This rant is not about the UIKit Fundamentals course per se, but rather the difficulty of finding decent documentation on the NSAttributedString class. If you are looking for it, here it is: NSAttributedString iOS Swift. You will note that link does not go to developer.apple.com. The information needed for the v1.0 build of the MemeMe app may be on Apple’s website, but I spent a great deal of time not finding it.
The particular bit of needed information I was looking for is not easily guessed either, as it is both complicated and non-intuitive:
- NSStrokeWidthAttributeName will override NSForegroundColorAttributeName, such that the foreground color is clear, if the specified stroke width is positive.
- NSStrokeWidthAttributeName with a negative stroke width on the other hand will use the NSForegroundColorAttributeName as the fill color.
Kudos to Eva Diaz-Santana (@evdiasan) for providing that information on a web page that is everything Apple should have provided easy reference to from the NSAttributedString class documentation: a clear, visual representation of just what all of those attributes mean and how to use them.
Imagine you have never gone swimming in your life. You decide to take swimming lessons. Your first lesson, you spend the first half of the class sitting in a classroom while the instructor shows you a series of static images demonstrating the breaststroke, backstroke, and butterfly. You are then taken out to the deep end of the pool and told to jump in and demonstrate all three strokes.
That is what this particular lesson feels like. Almost all of the lesson is “Here is some code; look at it.” At the end, you are asked to build an app that presents a view controller three different ways. What should have been a series of small steps leading up to a completed major project ended up being one giant leap. There is no reason the lesson could not have been structured such that you build the final project in three steps corresponding to the three different ways to present a view controller: learn then build, learn then build, and learn then build.
I am also starting to have major quibbles with the quizzes. I know from past experience that Udacity courses can have problems grading quizzes with open-ended responses. There are ways around this, but this particular course appears to have thrown up its hands and decided that whatever you want to write is a perfectly respectable correct answer. And much of the time, that is because the quizzes are not doing what quizzes should be designed to do: assess learning. Reflection is all fine and dandy, but some of the time (actually, most of the time) you need an accurate and impartial assessment of how you are doing, along with steps for remediation when how you are doing is not very well!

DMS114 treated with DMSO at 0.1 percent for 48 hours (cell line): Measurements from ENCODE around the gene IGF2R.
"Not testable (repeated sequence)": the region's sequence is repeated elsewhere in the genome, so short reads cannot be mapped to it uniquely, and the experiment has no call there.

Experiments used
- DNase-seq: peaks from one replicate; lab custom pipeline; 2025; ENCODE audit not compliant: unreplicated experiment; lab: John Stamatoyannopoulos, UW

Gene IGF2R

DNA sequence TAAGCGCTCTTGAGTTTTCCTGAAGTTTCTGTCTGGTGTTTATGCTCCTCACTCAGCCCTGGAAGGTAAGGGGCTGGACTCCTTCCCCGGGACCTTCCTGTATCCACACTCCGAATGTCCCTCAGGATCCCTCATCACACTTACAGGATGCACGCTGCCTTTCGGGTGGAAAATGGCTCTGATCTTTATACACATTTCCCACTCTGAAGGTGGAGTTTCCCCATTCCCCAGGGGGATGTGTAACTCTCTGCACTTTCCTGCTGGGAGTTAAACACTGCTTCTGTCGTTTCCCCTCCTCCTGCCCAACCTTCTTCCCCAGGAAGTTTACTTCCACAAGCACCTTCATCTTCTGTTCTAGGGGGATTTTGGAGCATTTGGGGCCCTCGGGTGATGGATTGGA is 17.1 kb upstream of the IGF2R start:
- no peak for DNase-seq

On the positive side, kudos for continuing to display common problems that arise when writing iOS apps, how to diagnose them, and how to fix them.
There are many good things about this first lesson, “Outlets and Actions”, in the “UIKit Fundamentals” course. Among them:
- (Almost) Comprehensive use of Interface Builder for connecting outlets and actions
- Debugging Storyboard connection issues
I say “almost comprehensive” because they left out the easiest and most intuitive way to connect objects to outlets and actions. That way is by control-dragging from the object in the storyboard to the outlet or action in the Assistant editor. The other methods of connecting that they show in the videos are really only useful if you are restricted to a single standard-width display instead of a widescreen display or multiple displays.
Unfortunately, there are also some issues with the lesson. The biggest one is that the second debugging issue recap refers to a problem that just is not there in the actual sample project. Fortunately, the quiz does reflect the proper answer.
Another big issue is due to the changes in Swift between when the video was made and now (Swift 3.1). The button property “.on” was renamed to “.isOn” between versions. Unfortunately, “.isOn” is listed as a potential answer for a quiz question. Although “.isOn” is (now) the correct answer, you won’t get the quiz correct unless you select “.on”.
Quibbles include the frequent use of “self” where “self” is not needed. I would also prefer that the changeColorComponent() function be called in viewDidLoad() so that the colorView properly reflects the state of the buttons at startup.
I can’t help but think that we are rushing through so very many parts of this code that would benefit from a slower pace, and I already know what is going on here! I really dislike it whenever I am just handed some code in an educational course. People don’t learn well when they are given a big chunk of code and told what is going on in the code. It is much better to explain it in small chunks as you go along and have them actually build it.
Kudos though for showing some of the many things that can go wrong in Interface Builder and what to do about it.